Tuesday, August 15, 2006


Ya'll, if you are of the mind to pray for little dogs, please say a little prayer for Sally. Reader’s Digest Condensed: She went to the vet today. She has two broken vertebrae and a crushed disc in her spin. The doctor recommends $5000 worth of surgery. (Yes, seriously.) We are going to see if we can help her heal without surgery. She is home and confined to the cage (thanks, Lori) for 2 weeks on steroids and sedatives. Those sad, hurting eyes are breaking my heart.

On a more uplifting note:

In real estate, there is a concept known as Highest and Best Use. It is a principle that basically states that the value of a property is based on the fair market value of the property when the use of the property that yields the maximum possible value. For example, if you have a residential property on a major commercial thoroughfare, the Highest and Best Use – the use for the property that would yield the greatest return – may not be a residential use.

This is the Tahki Cotton Classic I have been stockpiling for the knit/quilt project. After some thinking and a stroke of inspiration (thanks - again - to Lori) I have decided that the knit/quilt does not represent the highest and best use for all of this cotton (and more like it, of course.)

This is my Daddo. He was my mother’s father and one of my favorite people to ever walk the earth. He passed away several years ago and my mother, his only child, inherited all of his worldly possessions. One of those possessions is a wooden ladder that he made himself and that he used for pretty much any task that required a ladder, though most frequently it was used when he was pruning his apple trees. I don’t know exactly how tall it is. 18 or 20 feet, I would guess. When I was little, it seemed like it was 100 feet tall. My sister-in-law Lori recently saw a ladder leaning against a wall as decor in a Pottery Barn catalog and mentioned it to Mama…so Mama has decided to bring Daddo’s ladder in the house and use it as d├ęcor. Specifically, as a blanket/quilt rack. I think it is a perfect idea.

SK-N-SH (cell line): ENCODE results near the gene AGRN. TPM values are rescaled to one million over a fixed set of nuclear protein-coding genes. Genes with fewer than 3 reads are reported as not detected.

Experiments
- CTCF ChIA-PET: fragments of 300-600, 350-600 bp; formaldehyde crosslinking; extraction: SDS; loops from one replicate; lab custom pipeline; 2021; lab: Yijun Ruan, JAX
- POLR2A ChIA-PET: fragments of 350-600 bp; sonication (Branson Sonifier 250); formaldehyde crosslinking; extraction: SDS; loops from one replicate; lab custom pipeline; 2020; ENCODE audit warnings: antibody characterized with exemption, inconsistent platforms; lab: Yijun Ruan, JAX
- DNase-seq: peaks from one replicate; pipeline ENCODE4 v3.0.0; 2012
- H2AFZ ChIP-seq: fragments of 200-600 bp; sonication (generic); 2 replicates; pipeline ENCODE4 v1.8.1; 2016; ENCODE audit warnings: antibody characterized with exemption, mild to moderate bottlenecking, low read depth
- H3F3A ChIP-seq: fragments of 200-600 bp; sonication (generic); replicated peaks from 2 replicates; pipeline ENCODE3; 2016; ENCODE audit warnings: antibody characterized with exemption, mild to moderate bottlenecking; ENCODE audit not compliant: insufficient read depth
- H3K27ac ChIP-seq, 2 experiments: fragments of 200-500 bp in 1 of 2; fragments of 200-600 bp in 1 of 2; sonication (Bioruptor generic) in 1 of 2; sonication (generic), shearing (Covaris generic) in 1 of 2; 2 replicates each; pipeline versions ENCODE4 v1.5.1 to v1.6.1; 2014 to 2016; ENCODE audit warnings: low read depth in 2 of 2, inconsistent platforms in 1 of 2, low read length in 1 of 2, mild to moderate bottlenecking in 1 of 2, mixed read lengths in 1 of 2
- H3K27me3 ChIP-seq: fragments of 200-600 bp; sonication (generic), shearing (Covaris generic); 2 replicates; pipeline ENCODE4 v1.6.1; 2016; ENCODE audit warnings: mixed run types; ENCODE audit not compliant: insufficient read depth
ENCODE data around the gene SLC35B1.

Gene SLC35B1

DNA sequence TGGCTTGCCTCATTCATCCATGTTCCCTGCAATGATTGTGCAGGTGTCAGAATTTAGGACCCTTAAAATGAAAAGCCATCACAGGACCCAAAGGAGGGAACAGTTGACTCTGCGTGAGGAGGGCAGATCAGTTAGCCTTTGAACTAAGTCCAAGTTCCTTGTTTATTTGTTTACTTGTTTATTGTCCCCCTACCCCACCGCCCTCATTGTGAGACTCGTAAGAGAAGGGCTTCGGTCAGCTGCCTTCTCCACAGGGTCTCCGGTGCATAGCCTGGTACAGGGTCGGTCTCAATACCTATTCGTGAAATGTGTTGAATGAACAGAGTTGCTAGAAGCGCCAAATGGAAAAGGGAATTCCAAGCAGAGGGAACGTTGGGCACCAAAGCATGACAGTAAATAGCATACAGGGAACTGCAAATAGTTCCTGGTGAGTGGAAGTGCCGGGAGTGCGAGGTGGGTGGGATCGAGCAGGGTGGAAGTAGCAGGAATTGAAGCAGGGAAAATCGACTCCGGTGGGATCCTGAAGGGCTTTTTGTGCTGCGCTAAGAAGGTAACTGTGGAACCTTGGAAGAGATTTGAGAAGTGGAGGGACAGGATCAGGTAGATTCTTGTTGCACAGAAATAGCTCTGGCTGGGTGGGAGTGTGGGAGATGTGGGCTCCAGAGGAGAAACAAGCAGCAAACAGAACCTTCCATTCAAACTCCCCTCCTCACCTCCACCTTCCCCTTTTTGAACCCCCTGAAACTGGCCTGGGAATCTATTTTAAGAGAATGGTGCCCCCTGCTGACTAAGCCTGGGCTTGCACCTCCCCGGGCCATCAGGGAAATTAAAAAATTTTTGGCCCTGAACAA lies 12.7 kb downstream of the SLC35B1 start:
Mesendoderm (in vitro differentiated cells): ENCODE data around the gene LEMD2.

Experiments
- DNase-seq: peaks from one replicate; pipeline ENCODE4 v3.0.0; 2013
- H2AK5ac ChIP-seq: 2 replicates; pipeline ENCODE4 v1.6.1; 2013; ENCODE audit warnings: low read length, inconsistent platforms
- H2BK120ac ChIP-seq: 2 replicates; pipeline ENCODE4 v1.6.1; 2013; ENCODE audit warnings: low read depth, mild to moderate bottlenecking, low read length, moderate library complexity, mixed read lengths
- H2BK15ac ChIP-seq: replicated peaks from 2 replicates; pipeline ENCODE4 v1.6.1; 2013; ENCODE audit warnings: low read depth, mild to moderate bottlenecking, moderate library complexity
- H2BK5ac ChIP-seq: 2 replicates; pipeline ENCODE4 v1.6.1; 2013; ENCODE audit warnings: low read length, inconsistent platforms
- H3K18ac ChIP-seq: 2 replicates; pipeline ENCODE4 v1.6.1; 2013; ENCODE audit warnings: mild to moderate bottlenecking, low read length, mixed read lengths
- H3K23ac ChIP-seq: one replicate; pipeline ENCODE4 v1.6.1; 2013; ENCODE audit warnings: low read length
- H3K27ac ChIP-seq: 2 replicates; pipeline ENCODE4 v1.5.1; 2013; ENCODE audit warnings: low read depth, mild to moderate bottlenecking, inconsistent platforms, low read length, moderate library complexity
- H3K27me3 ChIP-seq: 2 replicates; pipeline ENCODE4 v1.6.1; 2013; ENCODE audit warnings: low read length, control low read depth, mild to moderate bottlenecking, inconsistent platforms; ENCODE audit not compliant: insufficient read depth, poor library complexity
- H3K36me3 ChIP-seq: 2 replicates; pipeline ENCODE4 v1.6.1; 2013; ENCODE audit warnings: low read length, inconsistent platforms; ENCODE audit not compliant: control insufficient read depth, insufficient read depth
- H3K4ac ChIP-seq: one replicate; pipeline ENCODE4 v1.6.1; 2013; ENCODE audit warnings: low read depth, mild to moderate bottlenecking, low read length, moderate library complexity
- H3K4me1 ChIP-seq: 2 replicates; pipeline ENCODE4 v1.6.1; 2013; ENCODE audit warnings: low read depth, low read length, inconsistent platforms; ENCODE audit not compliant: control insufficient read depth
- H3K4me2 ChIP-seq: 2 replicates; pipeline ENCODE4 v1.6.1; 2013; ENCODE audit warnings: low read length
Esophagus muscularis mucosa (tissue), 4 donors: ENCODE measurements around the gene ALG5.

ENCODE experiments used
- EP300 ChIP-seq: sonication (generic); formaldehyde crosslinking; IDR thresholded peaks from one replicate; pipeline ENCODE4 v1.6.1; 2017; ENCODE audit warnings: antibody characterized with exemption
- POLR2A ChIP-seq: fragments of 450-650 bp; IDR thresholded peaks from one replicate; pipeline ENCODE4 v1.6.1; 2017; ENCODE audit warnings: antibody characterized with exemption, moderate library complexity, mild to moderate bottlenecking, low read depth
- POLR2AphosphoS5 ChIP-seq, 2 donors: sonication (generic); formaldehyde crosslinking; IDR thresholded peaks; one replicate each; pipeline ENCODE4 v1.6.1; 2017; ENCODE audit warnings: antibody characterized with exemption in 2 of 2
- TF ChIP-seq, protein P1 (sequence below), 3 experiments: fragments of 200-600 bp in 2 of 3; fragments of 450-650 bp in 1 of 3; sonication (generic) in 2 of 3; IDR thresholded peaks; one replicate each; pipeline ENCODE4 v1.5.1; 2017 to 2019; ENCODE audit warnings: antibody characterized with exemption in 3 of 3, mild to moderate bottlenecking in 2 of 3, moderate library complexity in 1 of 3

I tell you all of this to tell you: I’ve decided that the Highest and Best Use for the Cotton Classic is as a blanket to go on Daddo’s ladder. I saw a blanket while I was shopping on Saturday and it was serendipity – when I saw it, I made the decision then and there to alter the destiny of this cotton. It isn’t going to be the world’s most ambitious blanket (I’m going for roughly 42” by 50”) and it will be predominantly stockinette but I am excited about it. I feel inspired.

The blanket/afghan/whatever you want to call it, will be made up of roughly 35 7" by 10" stripey blocks. Some of the blocks will be random, multi-colored blocks. Others will have some rhyme and/or reason. For instance: here is the first block:


Here is the start of the second block:

It will be all blues and greens. (It is fascinating how the yarns that appear to be one color cozy up next to another color and change completely.) I have intentions for a red/yellow/orange block and reds block, a creme/khaki/tan/brown block, some more modge-podge ones. 35 different combinations so I haven't made "plans" for all of them yet. I am just going to let it come together and see what happens. I talked to Mama over the weekend and she has some sheets that were Nana and Daddo's and she said I could have one to make a lining for the back. I am so excited to see this project come together.

Wednesday morning is the ankle surgery. I guess I'll see ya'll when the drugs wear off.

Sunday, August 13, 2006

Knitting as Cult

The Daisy sweater is complete. I can’t show it to you because Courtney (the mother of the intended recipient) has been known to wander through here and I don’t want to totally ruin the surprise. I have taken a bunch of pictures and I will post those after the baby shower – August 26.

Monday I was in San Francisco for business. I drove through Union Square and in the Macy's window was the winning outfit from theProject Runway INC competition. This is a crumby picture but you can only do so much when taking photos from a moving vehicle.